Wednesday, April 27, 2011

I Smell Field Crop Root Rots

Fusarium and Gibberella Root Rot
Pythium oospores on wheat
Soybean Phytophthora
Phytophthora sporangia found on those soybeans above
Root and Crown rot of Red Clover

I Just Looked Into The Plant Clinic Crystal Ball: I See Root Rot In Our Future!

Last year, on the days that I worked at the Plant Clinic, I looked at many plant samples that had root rot, thanks to last year's wet spring.  I fear that this spring is even worse, especially in the southern part of Illinois.  What do I expect to see?


Pythium root rot of mums

OOSPORES of Pythium


Phytophthora of Yew
Phytophthora of Raspberry


Thielaviopsis root rot on Impatiens
Thielaviopsis root rot on Holly
Thielaviopsis spores

(some Rhizoctonia favors hot and dry conditions)

Rhizoctonia on Vinca Minor

Rhizoctonia mycelium

Thursday, April 21, 2011

Early Corn Up in Central Illinois - Good or Bad?

Many on Twitter are saying that 9 percent of the corn has been planted in Central Illinois.  Many of this early planted corn is emerging.  After the recent down pour of rains, this corn is struggling to "hang in there".   This field's stand appeared to look OK...........

But, obviously, these fields near Route 48 have a tendency to pond in areas and a replant in those areas will most likely be necessary.

These plants are a little yellow thanks to the recent cool temps and wind blown.  However, they don't look too stripped, considering this field is not too far from the area where train cars were blown off the track after the recent tornado-like winds.

So, what are some issues this early corn is facing in Illinois now?

Saturated soil conditions coupled with cool weather could be perfect for lingering seedling diseases. Just how well with these corn roots be able to cope?

When fields finally dry, corn planting resumes, and later corn emerges, cutworm damage could be a concern thanks to recent high catches of cutworm moths:

Sunday, April 17, 2011

Will The Oak Galls Kill My Tree?

When I was able to teach the IPM (Integrated Pest Management) section of the Master Gardener Training in Champaign, IL, one of the pests that I used as an example was oak gall.  I was stunned to learn that most of the Master Gardener trainees there were not familiar with oak gall.  To be honest, I can't go a week without getting asked about oak galls in my neck of the woods.  In the last several years, the wasp species that causes various oak galls in oaks have been on the rise in the St. Louis, MO and Springfield, IL vecinity.  In these "hot spots", if trees are present along a road, you can easily identify oak trees by their sometimes, obvious galls protruding from their limbs.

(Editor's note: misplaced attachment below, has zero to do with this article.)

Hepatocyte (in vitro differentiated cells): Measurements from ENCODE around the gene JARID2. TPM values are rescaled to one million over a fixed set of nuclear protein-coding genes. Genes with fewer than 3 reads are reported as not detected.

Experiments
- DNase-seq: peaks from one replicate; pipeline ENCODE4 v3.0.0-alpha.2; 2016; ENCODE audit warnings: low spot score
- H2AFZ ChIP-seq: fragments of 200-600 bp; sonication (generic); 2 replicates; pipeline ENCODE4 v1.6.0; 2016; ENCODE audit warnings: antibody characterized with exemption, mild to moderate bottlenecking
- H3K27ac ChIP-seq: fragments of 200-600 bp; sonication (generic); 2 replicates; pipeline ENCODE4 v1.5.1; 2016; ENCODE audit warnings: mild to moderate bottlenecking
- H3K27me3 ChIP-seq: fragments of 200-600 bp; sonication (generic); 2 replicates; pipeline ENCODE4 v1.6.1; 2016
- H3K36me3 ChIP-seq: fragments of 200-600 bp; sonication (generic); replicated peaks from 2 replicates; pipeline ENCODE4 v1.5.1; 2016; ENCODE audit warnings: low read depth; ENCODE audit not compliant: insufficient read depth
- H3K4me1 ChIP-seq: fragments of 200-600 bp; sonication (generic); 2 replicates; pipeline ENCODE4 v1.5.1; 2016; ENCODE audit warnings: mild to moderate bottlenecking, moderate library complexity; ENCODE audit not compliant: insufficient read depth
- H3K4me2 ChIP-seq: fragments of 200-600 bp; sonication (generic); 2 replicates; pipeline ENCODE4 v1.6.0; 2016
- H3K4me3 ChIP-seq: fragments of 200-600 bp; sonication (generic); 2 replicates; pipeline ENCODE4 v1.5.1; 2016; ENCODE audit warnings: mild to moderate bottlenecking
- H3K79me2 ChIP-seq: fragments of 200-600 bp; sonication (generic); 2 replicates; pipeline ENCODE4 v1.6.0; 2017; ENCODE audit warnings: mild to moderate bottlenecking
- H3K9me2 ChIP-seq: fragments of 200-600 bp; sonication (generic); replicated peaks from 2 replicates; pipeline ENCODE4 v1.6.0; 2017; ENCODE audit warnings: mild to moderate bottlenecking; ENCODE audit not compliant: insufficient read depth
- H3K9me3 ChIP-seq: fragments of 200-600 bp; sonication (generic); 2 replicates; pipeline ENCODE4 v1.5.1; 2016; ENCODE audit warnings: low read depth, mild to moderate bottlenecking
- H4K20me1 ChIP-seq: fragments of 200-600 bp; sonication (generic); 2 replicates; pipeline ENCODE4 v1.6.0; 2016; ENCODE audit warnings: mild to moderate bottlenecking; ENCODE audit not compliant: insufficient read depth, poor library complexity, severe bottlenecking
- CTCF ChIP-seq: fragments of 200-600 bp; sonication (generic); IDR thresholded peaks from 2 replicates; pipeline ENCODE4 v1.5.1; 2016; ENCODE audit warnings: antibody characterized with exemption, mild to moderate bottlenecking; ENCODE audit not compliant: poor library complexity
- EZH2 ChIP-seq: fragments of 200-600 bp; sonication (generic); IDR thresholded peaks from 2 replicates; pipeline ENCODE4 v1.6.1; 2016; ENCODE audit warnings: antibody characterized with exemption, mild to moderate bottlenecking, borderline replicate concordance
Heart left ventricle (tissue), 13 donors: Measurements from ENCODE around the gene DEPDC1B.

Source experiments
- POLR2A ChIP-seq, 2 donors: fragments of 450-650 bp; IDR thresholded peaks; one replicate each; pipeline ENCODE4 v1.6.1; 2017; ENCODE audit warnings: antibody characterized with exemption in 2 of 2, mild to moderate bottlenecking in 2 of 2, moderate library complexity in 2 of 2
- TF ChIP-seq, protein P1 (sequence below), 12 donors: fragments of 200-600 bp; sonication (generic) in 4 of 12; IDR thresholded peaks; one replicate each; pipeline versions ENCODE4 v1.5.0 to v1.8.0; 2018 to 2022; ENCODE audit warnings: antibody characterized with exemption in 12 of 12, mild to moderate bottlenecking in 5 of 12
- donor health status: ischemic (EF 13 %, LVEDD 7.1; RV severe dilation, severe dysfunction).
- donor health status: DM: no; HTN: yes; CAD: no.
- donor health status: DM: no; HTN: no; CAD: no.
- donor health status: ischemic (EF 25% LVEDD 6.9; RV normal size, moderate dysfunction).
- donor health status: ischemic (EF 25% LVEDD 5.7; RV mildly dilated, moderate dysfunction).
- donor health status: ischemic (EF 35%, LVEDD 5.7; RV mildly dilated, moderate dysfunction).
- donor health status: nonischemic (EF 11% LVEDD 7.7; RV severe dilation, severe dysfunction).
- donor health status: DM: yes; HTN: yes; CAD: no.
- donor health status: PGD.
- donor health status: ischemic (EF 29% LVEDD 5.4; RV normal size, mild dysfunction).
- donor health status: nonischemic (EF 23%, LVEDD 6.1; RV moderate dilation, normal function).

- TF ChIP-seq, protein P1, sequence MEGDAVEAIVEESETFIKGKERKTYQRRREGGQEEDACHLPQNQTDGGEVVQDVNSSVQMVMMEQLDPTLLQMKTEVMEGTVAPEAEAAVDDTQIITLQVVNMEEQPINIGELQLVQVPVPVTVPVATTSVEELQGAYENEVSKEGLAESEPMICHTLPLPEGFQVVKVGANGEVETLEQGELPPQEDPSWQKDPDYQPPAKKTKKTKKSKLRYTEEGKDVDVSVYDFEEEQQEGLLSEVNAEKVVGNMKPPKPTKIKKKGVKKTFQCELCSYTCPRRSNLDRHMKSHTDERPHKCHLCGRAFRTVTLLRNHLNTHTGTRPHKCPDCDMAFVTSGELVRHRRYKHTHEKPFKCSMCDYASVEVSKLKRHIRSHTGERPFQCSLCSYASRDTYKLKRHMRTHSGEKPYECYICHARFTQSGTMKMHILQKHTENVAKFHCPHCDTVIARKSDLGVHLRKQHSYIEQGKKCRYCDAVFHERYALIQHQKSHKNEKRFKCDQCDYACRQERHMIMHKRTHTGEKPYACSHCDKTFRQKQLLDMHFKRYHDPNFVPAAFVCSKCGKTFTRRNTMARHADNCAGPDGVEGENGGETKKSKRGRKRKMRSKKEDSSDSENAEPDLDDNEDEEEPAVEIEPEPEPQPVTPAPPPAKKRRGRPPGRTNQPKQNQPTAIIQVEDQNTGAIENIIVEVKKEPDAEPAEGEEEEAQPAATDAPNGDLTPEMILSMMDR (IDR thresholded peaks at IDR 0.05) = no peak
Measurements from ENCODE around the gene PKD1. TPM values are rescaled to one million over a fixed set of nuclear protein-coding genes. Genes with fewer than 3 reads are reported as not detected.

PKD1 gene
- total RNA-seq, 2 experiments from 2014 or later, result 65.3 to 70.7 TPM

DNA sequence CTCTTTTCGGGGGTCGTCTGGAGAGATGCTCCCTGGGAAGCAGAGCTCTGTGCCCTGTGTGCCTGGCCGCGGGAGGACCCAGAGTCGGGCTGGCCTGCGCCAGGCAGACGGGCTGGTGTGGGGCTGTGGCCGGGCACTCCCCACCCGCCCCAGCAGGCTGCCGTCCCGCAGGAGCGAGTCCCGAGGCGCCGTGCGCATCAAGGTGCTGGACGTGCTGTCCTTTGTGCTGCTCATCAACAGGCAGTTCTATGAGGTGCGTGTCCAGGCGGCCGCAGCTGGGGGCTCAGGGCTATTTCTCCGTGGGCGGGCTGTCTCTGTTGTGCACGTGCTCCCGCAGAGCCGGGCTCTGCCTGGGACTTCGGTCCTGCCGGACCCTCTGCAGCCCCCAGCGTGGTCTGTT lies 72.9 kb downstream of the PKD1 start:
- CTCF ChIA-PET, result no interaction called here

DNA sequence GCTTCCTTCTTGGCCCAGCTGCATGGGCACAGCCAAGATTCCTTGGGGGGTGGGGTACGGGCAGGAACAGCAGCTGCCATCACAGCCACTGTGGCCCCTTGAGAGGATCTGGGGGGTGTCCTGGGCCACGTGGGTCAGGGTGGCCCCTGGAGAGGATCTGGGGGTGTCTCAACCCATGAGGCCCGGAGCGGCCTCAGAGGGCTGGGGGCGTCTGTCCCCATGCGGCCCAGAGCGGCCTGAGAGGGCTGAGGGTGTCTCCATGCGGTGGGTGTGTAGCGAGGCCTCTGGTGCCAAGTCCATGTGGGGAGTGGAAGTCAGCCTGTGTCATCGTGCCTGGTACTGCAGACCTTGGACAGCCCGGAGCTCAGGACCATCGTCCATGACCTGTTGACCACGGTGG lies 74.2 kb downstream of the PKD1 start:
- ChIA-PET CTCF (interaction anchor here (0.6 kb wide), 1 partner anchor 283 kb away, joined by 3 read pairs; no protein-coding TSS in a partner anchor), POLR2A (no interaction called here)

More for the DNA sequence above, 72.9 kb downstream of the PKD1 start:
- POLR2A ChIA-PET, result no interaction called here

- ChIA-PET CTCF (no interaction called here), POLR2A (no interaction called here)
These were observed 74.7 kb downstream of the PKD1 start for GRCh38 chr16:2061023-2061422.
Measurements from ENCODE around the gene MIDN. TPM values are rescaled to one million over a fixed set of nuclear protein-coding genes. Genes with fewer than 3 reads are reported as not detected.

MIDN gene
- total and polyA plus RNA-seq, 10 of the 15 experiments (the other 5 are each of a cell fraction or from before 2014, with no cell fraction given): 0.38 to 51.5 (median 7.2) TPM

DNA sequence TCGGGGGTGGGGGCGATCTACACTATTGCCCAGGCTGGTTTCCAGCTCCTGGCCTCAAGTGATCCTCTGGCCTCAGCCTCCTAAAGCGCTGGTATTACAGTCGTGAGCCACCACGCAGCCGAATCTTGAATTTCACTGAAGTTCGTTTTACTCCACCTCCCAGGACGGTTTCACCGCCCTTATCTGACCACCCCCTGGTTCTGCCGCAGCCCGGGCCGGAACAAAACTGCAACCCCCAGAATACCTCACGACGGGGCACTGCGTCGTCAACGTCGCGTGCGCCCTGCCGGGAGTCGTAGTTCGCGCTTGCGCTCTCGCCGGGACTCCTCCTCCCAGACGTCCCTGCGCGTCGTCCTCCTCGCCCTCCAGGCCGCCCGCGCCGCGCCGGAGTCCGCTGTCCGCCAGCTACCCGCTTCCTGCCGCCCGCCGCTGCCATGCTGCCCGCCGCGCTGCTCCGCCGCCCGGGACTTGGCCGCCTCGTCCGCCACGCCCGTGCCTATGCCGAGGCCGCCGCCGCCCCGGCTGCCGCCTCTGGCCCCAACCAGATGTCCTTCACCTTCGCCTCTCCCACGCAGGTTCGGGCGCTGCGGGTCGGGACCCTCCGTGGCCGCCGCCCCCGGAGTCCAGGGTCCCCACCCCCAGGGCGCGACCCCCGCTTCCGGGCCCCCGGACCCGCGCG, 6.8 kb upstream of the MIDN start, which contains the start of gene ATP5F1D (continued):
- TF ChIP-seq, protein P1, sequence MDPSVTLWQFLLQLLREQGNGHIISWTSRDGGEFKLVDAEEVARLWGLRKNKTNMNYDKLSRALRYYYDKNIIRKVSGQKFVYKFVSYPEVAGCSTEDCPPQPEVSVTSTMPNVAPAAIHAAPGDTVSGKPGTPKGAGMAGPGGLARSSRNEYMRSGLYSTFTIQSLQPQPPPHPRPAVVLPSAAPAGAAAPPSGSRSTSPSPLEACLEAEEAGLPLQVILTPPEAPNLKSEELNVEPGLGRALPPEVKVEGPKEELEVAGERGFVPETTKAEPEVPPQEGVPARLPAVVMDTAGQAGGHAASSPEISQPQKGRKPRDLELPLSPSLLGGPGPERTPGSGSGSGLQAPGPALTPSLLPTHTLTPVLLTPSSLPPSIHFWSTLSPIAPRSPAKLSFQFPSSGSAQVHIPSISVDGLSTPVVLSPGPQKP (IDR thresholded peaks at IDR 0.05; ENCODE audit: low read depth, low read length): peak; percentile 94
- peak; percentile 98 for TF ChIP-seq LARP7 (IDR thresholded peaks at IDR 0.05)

Here is a great fact sheet about oak galls:

Spring is here and homeowners are starting to work in their yards. If their oaks are plagued with oak galls, they "stick out like a sore thumb" right now, because oaks have not leafed out.  The most common question that we hear is: "Will the oak galls kill my tree(s)?"  The answer is NO, the oak galls will not kill your tree.  Phil Nixon, University of Illinois Extension Entomologist says that it is sometimes very hard for someone to believe this when their oak tree is just thick with oak galls. Oak galls can girdle and kill branches, which in turn, can cause them to fall to the ground, and make them lethal weapons when hit by a lawn mower.

 Here is a specific example to help explain why a tree infected with oak galls might die.

I went to church and was asked what to do about the oak on the church's property that was infected with oak gall. Here is the poor tree:

This is probably the worst case of oak gall that I have seen.  Why might this be?  Why is this oak so loaded with oak galls? When trees are stressed, they can be more susceptible to insects and diseases.  So, I took a good look at this particular oak and asked myself, "What might be stressing this tree?".

The first thing that came to my mind was the stress of cars parking under this oak.  This could compact the soil near this tree, as well as possibly damage roots.  Also, I am sure that this tree has not been fertilized.